"Oh, she is all right," said Buralli, "she'll marry again!"

"A bachelor this time, I think, Buralli."

"Sahib," said Mahomed the interpreter, "he was a wise king who
passed the law that a European gentleman should have only one wife."

"Perhaps it was a queen, Mahomed!"

"Sure, it must have been a queen!" said the wise Mahomed.



CHAPTER VI

CONCERNING SOMALS

     Tribal location--European Protectorates--Characteristics--The
     old Akil--A tale of treachery.


From Egypt to the Juba River the whole north-east African coast
is held by three powers, Italy, France, and England. The Italian
colony, now known as Eritrea, grew from a small settlement at, or
near, Assab, where the Italian flag was hoisted for the first time
in 1879. Excepting that most of the coast-line in this colony is
populated--in places very sparsely--by the Danakil, a tribe closely
resembling the Somal tribe in temperament, customs, and religion, it
has no concern with Somaliland. The Danakil territory extends as far
south as the Issa Somal's northern grazing grounds, near Tajura in
French territory. From Tajura to almost the mouth of the Tana River,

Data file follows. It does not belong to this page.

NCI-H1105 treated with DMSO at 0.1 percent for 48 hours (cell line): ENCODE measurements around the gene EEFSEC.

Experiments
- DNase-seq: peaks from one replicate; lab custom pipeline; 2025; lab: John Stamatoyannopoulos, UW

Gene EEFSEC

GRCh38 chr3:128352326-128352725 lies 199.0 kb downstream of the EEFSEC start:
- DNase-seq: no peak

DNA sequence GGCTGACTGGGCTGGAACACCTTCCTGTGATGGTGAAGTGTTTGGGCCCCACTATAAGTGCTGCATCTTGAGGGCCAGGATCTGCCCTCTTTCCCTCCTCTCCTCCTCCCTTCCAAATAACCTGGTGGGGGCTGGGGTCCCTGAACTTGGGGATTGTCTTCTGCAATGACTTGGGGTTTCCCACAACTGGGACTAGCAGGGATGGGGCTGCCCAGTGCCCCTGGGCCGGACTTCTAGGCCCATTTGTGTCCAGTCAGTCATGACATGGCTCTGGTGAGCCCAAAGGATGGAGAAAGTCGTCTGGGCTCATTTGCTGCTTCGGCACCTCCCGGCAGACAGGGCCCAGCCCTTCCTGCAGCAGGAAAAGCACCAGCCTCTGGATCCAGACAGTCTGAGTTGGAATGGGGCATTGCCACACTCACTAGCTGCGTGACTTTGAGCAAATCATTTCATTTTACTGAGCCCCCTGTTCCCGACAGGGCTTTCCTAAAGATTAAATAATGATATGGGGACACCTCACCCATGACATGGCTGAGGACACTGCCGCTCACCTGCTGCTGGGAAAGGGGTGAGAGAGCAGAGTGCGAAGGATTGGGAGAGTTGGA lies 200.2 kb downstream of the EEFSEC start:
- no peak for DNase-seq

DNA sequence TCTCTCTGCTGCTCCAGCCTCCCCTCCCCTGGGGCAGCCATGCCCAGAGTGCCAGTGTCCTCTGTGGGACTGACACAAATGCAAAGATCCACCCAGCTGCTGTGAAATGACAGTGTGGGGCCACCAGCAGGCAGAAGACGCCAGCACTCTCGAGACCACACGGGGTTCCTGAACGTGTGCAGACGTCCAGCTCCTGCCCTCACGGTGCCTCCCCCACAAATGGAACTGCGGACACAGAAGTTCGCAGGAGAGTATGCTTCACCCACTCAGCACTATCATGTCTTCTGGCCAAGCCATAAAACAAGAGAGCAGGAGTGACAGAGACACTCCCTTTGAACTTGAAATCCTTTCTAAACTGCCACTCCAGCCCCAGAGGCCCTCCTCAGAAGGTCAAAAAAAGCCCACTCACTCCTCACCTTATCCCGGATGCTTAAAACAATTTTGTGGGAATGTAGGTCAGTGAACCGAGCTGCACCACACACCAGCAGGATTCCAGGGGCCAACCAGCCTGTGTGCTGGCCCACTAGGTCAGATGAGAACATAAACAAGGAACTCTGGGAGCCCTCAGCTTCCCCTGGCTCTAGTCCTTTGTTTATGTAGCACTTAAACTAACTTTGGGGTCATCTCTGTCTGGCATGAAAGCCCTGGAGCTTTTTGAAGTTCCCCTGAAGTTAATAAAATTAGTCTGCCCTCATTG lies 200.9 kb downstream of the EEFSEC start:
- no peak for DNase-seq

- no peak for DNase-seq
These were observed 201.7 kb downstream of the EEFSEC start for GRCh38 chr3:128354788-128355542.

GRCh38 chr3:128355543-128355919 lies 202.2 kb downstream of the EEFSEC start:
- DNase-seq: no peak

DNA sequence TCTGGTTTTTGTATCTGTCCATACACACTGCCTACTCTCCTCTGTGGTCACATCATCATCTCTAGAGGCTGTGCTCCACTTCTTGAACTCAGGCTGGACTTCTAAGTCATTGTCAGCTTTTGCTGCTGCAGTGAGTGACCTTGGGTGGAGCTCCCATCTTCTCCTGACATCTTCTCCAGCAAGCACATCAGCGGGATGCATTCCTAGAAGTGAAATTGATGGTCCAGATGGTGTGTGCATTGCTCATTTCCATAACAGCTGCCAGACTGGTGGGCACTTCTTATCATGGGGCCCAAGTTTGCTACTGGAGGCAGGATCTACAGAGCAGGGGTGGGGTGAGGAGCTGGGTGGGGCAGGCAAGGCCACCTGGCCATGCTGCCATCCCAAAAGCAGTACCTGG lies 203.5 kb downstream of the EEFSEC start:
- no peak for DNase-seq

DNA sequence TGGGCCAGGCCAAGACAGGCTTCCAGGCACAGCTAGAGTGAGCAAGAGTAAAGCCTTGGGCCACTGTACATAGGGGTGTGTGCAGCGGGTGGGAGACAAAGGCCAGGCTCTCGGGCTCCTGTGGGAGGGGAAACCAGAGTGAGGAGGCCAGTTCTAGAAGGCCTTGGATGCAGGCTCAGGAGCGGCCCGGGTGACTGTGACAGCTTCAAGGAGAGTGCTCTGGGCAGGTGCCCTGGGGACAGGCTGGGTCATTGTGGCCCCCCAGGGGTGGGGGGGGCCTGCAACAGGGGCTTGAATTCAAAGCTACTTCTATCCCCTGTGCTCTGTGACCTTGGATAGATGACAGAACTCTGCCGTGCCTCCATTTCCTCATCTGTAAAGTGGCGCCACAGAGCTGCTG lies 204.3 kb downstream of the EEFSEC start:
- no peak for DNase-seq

in British East Africa, the coast lands, and much of the interior,
are held by the Somals.

In 1888 the Italians turned their attention to Southern Somaliland,
and by 1894 had established a protectorate over the whole coast
between Biaso, on the Gulf of Aden, and the mouth of the Juba
River. The Somal tribes south of the mouth of the Juba, and west of
that river, ultimately came under the jurisdiction of the British
East African government; so that, nowadays, we have, from north
to south, Eritrea, French Somaliland, British Somaliland, Italian
Somaliland, and that part of East Africa inhabited by Somals and
known as Jubaland.

Somaliland, French, English, and Italian, is peopled by a race
possessed of such peculiar and contradictory temperamental
characteristics, that, were the accident or influence of environment
entirely ignored, and this people judged by purely European
standards, it might well be classed as a race of maniacs. To bear
out the truth of this statement is Burton's description of the
Somals who live in the vicinity of Zeila. "In character the Esa
are childish and docile, cunning and deficient in judgment, kind
and fickle, good-humoured and irascible, warm-hearted and infamous
for cruelty and treachery." This description, which cannot be
contradicted, might well be applied to the whole Somal race, and it
describes a people whose psychology it is impossible for a European
mind, with no experience of them, to understand and explain. To the